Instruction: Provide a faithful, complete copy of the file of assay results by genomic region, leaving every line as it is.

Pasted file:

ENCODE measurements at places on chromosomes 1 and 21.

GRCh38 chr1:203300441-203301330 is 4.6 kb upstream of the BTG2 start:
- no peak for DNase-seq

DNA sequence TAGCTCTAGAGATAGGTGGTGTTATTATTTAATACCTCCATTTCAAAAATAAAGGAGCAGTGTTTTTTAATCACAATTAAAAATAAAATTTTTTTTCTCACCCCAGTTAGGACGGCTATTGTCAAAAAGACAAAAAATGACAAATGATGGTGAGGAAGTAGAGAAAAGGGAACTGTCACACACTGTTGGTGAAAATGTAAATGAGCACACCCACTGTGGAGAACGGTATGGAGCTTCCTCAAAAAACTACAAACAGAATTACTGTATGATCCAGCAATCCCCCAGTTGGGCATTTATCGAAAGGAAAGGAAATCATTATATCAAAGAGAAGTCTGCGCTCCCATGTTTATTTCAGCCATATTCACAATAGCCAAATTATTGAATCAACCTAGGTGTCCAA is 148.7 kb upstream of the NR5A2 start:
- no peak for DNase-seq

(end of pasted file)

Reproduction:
ENCODE measurements at places on chromosomes 1 and 21.

GRCh38 chr1:203300441-203301330 is 4.6 kb upstream of the BTG2 start:
- no peak for DNase-seq

DNA sequence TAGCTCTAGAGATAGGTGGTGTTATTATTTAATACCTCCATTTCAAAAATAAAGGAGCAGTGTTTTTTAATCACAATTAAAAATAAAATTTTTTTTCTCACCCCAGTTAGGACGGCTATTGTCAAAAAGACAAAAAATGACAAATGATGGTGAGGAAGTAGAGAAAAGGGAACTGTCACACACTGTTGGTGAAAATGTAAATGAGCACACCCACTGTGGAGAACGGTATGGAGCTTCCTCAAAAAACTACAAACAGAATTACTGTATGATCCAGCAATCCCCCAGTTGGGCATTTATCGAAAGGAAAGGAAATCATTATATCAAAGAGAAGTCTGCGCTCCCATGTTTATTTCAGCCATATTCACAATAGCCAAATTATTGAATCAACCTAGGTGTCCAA is 148.7 kb upstream of the NR5A2 start:
- no peak for DNase-seq